The text for Exploring Judaism is Settings of Silver, by Stephen M. Wylen. Copies will be available for sale in class, but if you prefer there are also used copies available on book sale sites around the Internet. Settings has a good index and a decent short history of Judaism; it can serve as a nice Basic Judaism reference book.
Every Jewish household should have a copy of the Tanakh, the Jewish Bible. Why a Jewish Bible, and not, say, a King James Bible? First of all, Jews arrange the Bible in a particular way: Torah, then Nevi’im [Prophets] then Ketuvim [Writings]. Christian bibles are organized differently. Secondly, a Jewish scholar often translates the Hebrew differently than does a Christian translator. We’ll talk more about this in class.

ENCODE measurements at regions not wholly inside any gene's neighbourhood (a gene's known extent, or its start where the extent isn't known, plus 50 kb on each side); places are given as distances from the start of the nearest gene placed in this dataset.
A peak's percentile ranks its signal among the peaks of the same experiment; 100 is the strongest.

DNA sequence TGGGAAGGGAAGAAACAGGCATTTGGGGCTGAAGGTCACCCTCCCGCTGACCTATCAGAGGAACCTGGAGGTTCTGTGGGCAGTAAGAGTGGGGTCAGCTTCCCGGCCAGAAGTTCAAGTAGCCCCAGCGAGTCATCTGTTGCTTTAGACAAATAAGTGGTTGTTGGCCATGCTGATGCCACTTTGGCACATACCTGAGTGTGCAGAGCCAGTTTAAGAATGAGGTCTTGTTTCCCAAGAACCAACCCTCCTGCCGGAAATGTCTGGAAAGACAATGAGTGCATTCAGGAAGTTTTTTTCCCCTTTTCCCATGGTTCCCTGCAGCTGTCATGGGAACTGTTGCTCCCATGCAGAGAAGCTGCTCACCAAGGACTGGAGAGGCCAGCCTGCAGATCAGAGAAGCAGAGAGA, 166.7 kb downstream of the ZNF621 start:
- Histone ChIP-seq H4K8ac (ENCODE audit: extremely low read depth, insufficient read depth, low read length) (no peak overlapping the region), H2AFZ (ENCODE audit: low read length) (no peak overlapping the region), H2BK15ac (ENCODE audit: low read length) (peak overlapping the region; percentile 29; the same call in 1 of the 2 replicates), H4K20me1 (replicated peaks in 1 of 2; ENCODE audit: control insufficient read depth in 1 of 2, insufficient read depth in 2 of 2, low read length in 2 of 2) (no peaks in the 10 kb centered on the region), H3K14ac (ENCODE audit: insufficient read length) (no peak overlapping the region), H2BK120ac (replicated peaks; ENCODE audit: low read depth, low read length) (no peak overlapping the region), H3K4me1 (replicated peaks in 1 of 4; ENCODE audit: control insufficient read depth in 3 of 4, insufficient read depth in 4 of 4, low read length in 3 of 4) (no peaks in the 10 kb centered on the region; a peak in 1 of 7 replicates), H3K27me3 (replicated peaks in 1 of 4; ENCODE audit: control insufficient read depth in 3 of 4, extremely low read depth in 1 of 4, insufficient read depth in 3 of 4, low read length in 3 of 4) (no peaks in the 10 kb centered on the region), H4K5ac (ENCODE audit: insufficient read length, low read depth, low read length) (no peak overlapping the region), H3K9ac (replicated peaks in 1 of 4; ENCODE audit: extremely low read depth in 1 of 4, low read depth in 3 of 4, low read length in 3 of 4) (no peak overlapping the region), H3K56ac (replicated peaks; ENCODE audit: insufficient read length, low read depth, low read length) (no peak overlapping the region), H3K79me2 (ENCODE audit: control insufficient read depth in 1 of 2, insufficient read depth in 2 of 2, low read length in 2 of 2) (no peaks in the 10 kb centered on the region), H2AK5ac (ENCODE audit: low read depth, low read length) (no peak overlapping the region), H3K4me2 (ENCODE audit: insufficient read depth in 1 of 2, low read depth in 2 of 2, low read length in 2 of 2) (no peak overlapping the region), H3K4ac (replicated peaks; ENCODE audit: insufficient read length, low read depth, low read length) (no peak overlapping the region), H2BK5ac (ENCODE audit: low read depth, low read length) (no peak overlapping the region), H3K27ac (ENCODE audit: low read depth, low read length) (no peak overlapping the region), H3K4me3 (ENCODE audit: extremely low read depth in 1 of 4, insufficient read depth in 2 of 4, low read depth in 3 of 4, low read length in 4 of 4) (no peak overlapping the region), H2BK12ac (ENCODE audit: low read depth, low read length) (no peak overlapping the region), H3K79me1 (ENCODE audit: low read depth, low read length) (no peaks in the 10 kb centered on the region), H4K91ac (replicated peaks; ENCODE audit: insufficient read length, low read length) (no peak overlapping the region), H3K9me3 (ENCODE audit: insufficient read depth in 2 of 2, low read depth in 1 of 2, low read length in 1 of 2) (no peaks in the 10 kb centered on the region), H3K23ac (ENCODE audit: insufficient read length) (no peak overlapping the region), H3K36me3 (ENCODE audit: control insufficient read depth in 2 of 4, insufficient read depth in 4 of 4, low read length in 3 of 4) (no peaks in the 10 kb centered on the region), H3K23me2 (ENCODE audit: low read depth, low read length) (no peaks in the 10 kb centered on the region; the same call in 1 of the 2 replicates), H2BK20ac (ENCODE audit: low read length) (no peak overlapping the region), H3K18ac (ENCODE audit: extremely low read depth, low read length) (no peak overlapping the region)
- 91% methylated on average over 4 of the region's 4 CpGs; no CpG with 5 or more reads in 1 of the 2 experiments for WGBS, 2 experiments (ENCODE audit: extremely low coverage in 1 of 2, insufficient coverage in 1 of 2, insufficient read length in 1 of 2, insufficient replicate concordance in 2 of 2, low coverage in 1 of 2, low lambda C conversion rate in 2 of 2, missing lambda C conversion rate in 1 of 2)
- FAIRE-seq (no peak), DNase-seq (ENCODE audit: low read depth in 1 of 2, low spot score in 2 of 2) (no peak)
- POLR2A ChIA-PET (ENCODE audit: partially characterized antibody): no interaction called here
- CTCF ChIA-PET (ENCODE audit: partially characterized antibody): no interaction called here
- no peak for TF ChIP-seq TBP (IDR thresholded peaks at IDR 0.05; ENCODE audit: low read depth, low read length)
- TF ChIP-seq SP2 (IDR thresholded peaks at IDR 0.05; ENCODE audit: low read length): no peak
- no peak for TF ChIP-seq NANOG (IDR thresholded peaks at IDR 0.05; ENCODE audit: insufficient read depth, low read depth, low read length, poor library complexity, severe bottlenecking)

For the second term, we’ll use Pirkei Avot: A Modern Commentary, edited and translated by Leonard Kravitz and Kerry Olitzky. Even if you own a different copy of Pirkei Avot, I strongly recommend you acquire a copy of this particular translation, because translations differ wildly and a student with a different translation is likely to feel lost. It’s a popular translation, and has been in print for some time, so used copies are fairly easy to obtain.